HOST:  There are two CDC sources of COVID-19 deaths.  Could you talk a little bit about each source – what they are and what role they play in providing key information about the pandemic?

ROBERT ANDERSON:  Sure – there are two main sources for COVID-19 deaths.  The first piece is the case surveillance system which is built on the national notifiable diseases surveillance system.  So anytime that there’s what’s called a reportable disease – these are things like measles or mumps or things that are of significant public health import – a case report has to be filed.  And of course at the beginning of the COVID-19 pandemic it was decided that COVID-19 would be a reportable disease as well.  So anytime any health care provider comes across a COVID-19 case they’re supposed to file a case report with the state health Department, with the County Health Department – it varies from state to state – so on that form there is a line that asks did the patient die from this disease.  It is capturing the fact of death from that particular disease.  So the case surveillance system then collects these reports and then aggregates them – they also do some, for those states that are really slow in sending reports, they also scrape websites in order to get numbers that they can report in a timely fashion.  The second source is from vital statistics and these data are based on death certificates. And the death certificate is filled out typically by a funeral director who provides demographic personal information and then physician/ medical examiner/coroner provides the cause of death information.  And these are permanent legal records of the fact of death and the cause of death, and so they take a little bit more time to complete.  These have to be done in a certain, specific way and they have to be done correctly.  And so it takes a little bit longer.  In general the death certificates lag the case reports by about two weeks on average, although that does vary quite a bit from state to state.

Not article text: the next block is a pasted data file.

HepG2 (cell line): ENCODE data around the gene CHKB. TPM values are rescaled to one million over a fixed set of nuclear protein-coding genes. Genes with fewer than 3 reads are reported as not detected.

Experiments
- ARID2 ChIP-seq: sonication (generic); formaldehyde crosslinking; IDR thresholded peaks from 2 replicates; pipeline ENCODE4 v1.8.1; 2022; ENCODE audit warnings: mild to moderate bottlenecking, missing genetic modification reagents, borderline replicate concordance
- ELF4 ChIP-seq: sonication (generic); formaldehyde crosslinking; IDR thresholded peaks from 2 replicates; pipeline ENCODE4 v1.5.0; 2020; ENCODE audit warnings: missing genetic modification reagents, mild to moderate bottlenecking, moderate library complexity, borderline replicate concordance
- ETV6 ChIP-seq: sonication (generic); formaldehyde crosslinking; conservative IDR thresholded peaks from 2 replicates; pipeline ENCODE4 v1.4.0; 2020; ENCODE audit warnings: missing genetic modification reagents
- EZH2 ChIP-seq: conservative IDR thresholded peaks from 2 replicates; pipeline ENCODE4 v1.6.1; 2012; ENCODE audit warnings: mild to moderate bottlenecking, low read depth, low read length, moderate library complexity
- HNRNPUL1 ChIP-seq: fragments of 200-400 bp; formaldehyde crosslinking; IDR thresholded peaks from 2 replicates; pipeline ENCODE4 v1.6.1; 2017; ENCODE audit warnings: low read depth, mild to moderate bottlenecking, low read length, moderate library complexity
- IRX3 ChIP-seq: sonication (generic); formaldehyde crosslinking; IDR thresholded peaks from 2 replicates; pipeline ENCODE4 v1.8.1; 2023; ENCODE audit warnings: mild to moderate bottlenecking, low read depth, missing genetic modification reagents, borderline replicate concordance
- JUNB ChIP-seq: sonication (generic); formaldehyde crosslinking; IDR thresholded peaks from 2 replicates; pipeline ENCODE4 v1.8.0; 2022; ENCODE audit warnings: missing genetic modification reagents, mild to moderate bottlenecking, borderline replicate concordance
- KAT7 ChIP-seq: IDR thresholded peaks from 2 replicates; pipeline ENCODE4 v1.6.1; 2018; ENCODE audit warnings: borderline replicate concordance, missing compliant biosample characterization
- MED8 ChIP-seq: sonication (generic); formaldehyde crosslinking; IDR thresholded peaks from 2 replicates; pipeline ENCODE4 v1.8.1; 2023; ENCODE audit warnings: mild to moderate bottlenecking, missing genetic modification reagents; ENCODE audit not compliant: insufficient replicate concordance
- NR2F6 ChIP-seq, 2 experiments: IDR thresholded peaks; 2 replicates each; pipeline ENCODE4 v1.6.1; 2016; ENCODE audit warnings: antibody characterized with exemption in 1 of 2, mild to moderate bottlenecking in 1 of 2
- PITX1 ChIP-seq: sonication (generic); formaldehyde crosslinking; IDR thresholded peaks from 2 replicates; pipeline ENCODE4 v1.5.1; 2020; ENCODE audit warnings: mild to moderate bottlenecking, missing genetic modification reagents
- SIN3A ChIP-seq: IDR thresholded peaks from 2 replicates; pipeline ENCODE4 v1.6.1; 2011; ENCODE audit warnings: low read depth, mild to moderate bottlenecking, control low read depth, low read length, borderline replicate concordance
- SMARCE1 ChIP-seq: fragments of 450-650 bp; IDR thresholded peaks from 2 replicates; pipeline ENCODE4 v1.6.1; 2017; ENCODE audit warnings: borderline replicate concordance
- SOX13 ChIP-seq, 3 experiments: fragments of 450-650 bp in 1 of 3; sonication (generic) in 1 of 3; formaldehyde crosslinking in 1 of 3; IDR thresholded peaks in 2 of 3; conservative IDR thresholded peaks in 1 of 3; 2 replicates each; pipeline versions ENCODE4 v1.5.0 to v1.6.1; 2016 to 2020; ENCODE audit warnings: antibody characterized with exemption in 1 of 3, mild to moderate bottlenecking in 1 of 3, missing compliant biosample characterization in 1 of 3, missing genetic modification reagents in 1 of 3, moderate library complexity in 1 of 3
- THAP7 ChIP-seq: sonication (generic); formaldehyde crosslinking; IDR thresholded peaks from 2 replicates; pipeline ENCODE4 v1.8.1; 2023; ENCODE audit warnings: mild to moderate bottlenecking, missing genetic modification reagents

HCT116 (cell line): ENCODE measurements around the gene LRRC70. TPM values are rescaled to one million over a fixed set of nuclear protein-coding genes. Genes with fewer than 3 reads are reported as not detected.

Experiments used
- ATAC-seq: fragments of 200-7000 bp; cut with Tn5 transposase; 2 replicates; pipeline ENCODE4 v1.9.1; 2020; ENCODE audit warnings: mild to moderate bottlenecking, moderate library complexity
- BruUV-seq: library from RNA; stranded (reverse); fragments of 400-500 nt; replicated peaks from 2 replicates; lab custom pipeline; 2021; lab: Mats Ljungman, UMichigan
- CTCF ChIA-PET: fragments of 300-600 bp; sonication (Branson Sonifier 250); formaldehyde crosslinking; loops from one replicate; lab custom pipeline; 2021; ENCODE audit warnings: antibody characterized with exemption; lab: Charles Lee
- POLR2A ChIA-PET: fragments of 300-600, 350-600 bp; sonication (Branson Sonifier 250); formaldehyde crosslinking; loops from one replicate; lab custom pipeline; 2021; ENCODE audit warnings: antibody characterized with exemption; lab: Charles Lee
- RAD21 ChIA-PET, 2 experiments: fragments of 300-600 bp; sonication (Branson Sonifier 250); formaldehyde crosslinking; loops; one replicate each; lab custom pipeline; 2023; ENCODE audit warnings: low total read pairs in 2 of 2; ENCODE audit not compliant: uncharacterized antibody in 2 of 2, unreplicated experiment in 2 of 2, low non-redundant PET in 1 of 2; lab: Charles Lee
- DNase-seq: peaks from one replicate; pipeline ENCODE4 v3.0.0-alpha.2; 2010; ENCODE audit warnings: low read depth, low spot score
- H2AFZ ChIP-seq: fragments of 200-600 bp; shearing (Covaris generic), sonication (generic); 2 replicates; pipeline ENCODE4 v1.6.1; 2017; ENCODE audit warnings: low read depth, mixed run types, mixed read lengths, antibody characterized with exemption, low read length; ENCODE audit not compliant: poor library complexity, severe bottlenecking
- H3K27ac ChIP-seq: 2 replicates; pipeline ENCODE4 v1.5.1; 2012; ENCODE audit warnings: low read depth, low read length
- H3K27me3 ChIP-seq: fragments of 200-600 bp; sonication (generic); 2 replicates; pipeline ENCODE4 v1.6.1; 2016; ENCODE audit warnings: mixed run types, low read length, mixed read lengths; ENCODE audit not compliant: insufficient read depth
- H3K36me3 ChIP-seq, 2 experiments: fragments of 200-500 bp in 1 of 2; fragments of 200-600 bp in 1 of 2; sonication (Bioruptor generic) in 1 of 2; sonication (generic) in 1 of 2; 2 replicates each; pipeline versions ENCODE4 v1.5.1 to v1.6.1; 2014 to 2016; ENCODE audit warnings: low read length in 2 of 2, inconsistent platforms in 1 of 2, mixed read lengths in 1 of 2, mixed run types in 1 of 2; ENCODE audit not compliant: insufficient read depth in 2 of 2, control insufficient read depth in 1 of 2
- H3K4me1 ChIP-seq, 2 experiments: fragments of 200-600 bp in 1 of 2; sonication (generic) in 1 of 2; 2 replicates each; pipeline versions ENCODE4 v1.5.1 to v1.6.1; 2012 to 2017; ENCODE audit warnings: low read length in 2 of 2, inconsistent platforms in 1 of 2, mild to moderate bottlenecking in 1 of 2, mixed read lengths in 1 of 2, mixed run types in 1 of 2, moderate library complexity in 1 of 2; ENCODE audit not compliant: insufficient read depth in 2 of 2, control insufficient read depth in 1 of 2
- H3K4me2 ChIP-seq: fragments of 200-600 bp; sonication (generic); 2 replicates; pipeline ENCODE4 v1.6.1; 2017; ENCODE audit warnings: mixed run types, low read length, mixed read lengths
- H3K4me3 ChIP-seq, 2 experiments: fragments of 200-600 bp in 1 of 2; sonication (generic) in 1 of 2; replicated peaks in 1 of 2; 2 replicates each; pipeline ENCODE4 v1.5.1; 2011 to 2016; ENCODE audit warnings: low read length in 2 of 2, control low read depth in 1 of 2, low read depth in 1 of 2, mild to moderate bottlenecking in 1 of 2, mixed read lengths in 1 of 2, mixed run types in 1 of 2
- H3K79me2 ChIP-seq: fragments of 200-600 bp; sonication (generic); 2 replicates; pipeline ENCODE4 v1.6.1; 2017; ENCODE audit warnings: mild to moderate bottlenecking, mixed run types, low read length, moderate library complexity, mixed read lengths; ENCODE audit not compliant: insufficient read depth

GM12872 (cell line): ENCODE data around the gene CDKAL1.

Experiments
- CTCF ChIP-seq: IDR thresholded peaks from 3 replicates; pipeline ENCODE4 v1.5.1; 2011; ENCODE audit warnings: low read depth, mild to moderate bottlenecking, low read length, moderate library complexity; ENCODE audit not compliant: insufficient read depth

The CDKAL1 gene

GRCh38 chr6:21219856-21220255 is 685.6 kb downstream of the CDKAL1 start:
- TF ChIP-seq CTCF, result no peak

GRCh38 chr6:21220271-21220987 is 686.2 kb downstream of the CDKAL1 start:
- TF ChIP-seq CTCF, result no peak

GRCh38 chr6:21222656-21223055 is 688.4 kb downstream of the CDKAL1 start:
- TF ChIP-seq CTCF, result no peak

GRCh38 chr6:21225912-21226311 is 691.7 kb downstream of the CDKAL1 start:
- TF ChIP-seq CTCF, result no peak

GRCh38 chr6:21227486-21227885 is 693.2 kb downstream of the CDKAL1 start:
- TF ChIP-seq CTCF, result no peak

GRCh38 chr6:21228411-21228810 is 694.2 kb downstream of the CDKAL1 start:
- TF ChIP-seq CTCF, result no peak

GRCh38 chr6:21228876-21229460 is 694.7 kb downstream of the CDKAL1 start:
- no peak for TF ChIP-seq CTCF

HOST: For the death certificate, NCHS issued a guidance report – a guidance document – for certifiers on how to include COVID-19 on the death certificate.  That came out about a year ago.  Can you talk about that a little bit?

ROBERT ANDERSON:  Sure.  At the beginning of the pandemic, we realized that we had an opportunity to reach out to physicians to help them understand how to complete the death certificate – in general, not just with regard to COVID-19.  And so we created this document that was specific to COVID-19 that showed them how to fill out the death certificate properly in general, and then once they determined that COVID-19 was either the cause of death or a contributing factor, how to report it on the death certificate.  This guidance just sort of builds on guidance that we issued several years earlier –  I think the last time we issued guidance, general guidance, was in 2003.  This guidance is essentially the same – it’s just specific to COVID-19. This builds on the guidance that we issued before.

HOST:  Turning to another topic here: comorbidities, other conditions contributing or involved with COVID-19 deaths.  There was some confusion about the note on Table 3 on the website on COVID-19 deaths by contributing condition.  The note says “For 6% of these deaths COVID-19 was the only cause mentioned on the death certificate.”  And this has led to some wild and inaccurate speculation that the other 94% of the deaths may have been really some other cause of death and not COVID-19.  Could you talk about that a little bit?